Playing Wonder Woman is not just for kids anymore! Using “power poses” may boost your confidence and your ability to tolerate stress by increasing testosterone and lowering cortisol. Could it help your mental health overall?
I was inspired by a Ted Talk I recently heard in which Harvard professor and researcher Amy Cuddy talked about the biochemical changes that occur when we assume certain poses that display confidence and power. The science of body language is fascinating:
Apparently, when research volunteers assumed power poses for as little as 2 minutes, they had significant increases in testosterone and decreases in cortisol. Why is this desirable? According to Cuddy, “Our lab at Harvard suggests that the best leaders — both male and female — seem to have relatively high testosterone, which is linked to decreased fear and increased tolerance for risk and desire to compete.” Cortisol is associated with fear and stress, and has long been documented to be detrimental to us in high doses.
Cuddy’s findings suggest that power posturing may help us to feel more powerful and perform well in the face of stressful events such as job interviews, public performances, and situations where we must compete or assert ourselves. Acting confident seems to manifest confidence. (Reminds me of Paul Ekman’s work on microexpressions and the effects of facial expression on emotions.)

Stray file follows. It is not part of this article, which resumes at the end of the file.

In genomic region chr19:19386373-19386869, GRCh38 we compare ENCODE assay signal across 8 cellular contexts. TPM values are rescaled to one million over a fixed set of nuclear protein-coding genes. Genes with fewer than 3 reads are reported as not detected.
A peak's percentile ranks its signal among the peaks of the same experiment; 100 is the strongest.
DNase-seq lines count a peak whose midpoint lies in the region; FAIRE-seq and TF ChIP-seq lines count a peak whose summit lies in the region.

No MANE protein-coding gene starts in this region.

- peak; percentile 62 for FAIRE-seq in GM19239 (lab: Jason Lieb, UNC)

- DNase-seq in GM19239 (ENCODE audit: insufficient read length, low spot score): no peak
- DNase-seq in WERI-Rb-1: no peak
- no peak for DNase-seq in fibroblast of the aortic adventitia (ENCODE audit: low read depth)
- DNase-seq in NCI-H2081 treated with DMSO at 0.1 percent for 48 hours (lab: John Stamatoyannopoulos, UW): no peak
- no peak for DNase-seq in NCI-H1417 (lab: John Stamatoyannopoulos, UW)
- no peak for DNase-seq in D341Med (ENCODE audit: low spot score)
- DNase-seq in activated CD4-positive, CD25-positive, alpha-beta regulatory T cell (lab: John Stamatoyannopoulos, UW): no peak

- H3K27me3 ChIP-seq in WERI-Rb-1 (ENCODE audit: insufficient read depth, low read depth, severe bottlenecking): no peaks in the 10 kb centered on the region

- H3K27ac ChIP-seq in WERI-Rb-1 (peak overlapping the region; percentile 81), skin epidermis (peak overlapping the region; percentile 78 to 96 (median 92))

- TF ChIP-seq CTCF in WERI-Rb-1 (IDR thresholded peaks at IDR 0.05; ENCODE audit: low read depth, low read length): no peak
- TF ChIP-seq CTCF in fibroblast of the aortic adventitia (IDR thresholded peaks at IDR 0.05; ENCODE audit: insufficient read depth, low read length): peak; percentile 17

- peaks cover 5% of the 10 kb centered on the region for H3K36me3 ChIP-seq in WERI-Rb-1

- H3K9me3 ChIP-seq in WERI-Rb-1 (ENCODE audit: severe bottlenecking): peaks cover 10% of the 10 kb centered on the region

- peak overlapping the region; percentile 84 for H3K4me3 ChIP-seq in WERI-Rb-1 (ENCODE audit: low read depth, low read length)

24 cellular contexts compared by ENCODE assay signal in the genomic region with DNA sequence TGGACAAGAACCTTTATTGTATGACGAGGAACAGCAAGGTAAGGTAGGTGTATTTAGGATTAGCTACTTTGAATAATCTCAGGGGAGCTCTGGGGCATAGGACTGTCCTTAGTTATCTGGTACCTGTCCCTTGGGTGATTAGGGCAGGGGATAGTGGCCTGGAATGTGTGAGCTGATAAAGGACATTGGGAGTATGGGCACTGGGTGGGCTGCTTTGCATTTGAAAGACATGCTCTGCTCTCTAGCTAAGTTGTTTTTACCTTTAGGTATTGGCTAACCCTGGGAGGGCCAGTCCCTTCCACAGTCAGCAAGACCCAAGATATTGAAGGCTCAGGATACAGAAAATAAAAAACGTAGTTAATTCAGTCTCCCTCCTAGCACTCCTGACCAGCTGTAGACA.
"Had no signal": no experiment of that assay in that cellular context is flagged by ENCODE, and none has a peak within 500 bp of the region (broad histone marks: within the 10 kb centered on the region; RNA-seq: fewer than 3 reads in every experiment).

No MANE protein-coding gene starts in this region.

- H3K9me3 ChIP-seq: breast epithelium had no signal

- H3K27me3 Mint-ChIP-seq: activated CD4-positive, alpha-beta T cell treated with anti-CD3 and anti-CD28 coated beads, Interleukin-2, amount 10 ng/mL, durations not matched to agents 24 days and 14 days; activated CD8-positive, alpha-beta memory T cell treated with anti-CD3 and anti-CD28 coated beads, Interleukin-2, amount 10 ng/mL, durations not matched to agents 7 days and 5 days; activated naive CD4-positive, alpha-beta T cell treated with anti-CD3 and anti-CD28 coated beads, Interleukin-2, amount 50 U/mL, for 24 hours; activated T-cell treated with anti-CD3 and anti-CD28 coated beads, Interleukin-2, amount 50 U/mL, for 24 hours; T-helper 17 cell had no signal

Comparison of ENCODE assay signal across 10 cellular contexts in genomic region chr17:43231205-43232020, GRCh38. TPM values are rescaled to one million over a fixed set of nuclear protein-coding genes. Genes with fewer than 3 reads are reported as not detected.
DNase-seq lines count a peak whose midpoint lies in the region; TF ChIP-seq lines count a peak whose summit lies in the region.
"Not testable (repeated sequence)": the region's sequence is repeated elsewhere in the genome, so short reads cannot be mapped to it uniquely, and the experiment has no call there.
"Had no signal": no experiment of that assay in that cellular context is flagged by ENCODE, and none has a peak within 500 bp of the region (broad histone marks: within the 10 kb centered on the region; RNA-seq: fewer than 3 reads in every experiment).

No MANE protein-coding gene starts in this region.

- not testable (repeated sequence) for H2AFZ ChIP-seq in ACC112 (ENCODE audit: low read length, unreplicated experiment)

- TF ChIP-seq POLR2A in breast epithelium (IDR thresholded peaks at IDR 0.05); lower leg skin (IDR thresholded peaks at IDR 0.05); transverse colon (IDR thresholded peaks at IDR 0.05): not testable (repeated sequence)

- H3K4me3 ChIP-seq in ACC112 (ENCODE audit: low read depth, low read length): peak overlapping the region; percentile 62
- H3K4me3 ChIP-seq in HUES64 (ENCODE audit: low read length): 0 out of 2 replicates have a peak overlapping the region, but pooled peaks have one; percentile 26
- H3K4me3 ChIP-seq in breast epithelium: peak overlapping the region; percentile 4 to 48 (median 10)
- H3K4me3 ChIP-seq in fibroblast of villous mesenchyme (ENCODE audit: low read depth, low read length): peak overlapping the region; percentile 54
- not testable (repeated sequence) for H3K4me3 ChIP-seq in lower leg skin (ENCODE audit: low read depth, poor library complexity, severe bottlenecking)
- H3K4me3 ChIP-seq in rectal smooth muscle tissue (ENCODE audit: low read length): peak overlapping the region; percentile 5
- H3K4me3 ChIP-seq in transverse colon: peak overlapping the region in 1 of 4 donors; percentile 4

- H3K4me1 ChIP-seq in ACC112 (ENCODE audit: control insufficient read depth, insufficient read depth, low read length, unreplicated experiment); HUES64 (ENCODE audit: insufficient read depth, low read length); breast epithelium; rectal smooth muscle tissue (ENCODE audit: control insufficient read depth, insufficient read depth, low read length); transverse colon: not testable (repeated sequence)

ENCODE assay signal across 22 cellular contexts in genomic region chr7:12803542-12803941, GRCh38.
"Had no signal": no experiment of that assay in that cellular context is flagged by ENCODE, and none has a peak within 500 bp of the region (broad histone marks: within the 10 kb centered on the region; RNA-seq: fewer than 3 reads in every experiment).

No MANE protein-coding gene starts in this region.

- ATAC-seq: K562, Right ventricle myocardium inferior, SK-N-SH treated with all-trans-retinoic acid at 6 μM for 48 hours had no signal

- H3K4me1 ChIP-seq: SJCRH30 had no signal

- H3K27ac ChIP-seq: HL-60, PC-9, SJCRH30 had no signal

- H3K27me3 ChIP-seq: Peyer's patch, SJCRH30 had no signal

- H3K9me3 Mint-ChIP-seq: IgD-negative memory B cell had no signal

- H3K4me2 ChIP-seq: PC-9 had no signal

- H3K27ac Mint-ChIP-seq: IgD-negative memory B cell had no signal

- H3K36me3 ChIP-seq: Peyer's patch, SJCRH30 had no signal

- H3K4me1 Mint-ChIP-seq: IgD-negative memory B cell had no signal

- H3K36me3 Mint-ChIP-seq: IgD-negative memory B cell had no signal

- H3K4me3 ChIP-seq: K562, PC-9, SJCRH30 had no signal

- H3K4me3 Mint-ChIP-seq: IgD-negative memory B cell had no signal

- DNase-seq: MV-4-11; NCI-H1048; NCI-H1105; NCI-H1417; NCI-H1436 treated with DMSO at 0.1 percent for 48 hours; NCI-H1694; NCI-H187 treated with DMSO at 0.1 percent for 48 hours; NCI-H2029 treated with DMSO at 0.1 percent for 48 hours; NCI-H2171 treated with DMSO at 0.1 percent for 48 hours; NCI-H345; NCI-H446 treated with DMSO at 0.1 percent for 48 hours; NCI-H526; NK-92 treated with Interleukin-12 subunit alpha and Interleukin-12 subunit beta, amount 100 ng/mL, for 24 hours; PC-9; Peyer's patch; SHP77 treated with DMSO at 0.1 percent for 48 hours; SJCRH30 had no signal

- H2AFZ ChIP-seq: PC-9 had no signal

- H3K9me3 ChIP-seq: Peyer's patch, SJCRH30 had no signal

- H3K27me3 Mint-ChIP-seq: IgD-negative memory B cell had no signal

Which leads me to wonder: Could power posturing play a role in the treatment of depression and anxiety? When we are depressed, we rarely assume big, open postures with heads up and good eye contact. On the contrary, we often turn away from others, hang our heads, assume the fetal position. Anxious folks commonly cross their arms tightly over their chests, pull their shoulders up to their ears, and tighten their muscles. What would happen if people chronically overwhelmed with fear and helplessness regularly assumed poses that conveyed just the opposite (even if only in private)? Anyone want to take the challenge?
A great article summarizes and comments upon Cuddy’s research, with photos illustrating the “high-power” poses and “low-power” poses, as well as photos of animals instinctively power posing in nature. Notice how the low power poses mirror the body language of people in distress.